That Will Make You Drink Responsibly
Embedded in the minds of rising college students is an image of university life that is oriented around alcohol consumption. Whether covertly snuck into dorm rooms, a bar located in close proximity to campus, or in a fraternity house, our students have incorporated weekend binge drinking into their lifestyles. While college is indeed a time when most young adults are creating themselves by engaging in a multitude of activities, we must consider the consequences of the prominence of heavy drinking as one of those activities.
ALCOHOL ABUSE ON CAMPUS
Between 1993 and 2001, 18-20-year-olds indicated a 56 percent increase in the rate of heavy drinking, according to an article by The Atlantic. Underage drinking takes the lives of more than 1,825 college students each year; even more alarming, 97,000 students between the ages of 18 and 24 are victims of alcohol-related sexual assault or date rape.
Both state and federal laws prohibiting individuals under the age of 21 to consume alcohol have seldom had a mollifying affect. It is clear that preemptive measures must be undertaken to address this prevalent concern that has put the lives and health of our college students in jeopardy. Resolving a pervasive problem that has led to assault, sexual abuse, suicide attempts, and the utter demise of too many young students is no simple task, particularly in a society that has accepted underage drinking as a norm.
When young people leave home for the first time, they often consider themselves invincible, believing that their actions will not result in any harmful consequence. The precarious nature of this widespread ideology has tremendous implications. Excessive drinking has become so deeply rooted in the college environment that many students feel compelled to drink simply because their peers do. When promoting interventions between the college and community, campus and community leaders are more likely to collectively address the issue comprehensively. The joint activities that typically result help produce policy and enforcement reforms that affect the entire drinking environment.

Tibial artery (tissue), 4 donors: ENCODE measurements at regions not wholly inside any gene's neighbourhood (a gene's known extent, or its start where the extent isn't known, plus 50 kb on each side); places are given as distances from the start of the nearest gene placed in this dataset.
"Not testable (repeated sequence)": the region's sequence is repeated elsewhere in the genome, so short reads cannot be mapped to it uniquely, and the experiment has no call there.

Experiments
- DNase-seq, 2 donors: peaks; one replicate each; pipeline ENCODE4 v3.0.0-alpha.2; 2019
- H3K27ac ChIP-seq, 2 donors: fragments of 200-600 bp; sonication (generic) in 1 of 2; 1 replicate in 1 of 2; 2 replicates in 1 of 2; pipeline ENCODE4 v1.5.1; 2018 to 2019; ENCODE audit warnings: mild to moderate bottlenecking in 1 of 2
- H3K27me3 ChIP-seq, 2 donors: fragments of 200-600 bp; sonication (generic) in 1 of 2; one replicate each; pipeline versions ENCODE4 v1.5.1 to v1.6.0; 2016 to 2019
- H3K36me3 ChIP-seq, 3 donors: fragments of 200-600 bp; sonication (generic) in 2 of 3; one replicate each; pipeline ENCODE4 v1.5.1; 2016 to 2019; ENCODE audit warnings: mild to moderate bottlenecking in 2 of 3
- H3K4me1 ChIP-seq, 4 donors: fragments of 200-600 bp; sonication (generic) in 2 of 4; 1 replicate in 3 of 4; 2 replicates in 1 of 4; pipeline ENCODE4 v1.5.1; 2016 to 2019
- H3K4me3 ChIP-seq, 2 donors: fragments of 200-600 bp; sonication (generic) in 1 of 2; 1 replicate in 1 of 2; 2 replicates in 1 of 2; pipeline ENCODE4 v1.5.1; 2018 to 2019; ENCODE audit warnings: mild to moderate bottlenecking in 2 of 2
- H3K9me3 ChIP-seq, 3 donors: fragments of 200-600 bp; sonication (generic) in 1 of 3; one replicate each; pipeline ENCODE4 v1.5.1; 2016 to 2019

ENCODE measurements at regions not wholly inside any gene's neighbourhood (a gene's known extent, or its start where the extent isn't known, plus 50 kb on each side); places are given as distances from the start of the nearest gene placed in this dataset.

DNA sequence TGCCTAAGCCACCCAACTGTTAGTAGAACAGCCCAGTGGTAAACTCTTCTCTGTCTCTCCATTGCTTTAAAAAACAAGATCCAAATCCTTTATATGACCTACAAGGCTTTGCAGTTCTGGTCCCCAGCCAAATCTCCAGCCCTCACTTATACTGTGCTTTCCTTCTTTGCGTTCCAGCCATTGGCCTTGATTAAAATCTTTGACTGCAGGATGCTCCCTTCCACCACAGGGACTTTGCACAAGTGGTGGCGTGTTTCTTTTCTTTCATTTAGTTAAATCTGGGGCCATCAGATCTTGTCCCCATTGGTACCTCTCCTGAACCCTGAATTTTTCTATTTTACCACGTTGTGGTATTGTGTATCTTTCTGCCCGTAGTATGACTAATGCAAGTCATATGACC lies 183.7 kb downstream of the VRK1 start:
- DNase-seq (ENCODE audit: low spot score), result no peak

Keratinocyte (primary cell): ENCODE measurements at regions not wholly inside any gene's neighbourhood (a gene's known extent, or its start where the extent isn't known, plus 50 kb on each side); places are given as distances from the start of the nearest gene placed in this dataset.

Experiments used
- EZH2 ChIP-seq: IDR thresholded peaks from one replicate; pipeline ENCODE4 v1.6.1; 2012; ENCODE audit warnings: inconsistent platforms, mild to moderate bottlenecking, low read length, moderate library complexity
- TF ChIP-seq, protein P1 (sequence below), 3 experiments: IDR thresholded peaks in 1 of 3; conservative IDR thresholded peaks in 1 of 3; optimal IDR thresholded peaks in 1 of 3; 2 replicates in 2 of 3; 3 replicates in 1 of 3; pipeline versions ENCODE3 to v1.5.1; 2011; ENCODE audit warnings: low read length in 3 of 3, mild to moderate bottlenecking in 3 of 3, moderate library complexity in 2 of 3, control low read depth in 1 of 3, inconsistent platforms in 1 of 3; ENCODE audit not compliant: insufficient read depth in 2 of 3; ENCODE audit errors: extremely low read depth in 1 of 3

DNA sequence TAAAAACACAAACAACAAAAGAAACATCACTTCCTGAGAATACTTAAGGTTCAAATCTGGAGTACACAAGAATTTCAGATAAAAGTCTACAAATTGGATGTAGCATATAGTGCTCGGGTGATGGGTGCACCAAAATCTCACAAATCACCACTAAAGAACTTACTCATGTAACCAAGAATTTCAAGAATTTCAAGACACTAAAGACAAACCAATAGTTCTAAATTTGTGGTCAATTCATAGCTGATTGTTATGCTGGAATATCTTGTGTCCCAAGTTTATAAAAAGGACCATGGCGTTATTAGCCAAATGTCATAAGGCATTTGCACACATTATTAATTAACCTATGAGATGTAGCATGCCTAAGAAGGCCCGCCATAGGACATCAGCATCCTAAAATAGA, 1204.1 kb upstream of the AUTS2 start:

College administrators, however, should be advised to develop prevention programs that do not presume that every decision college students make has been thoroughly considered before being acted upon. Given this nation’s recent rise in alcohol-related abuses on college campuses, there would be no better time to initiate such change. If we wait, and the mentality of our college students continues to “thrive” on alcohol for entertainment, emotional escape, and social interaction, we will have failed to inspire a moral compass, responsible behavior, and tragically, save thousands of lives. No time is more crucial to act than now, to ensure the health and prosperity of our college students.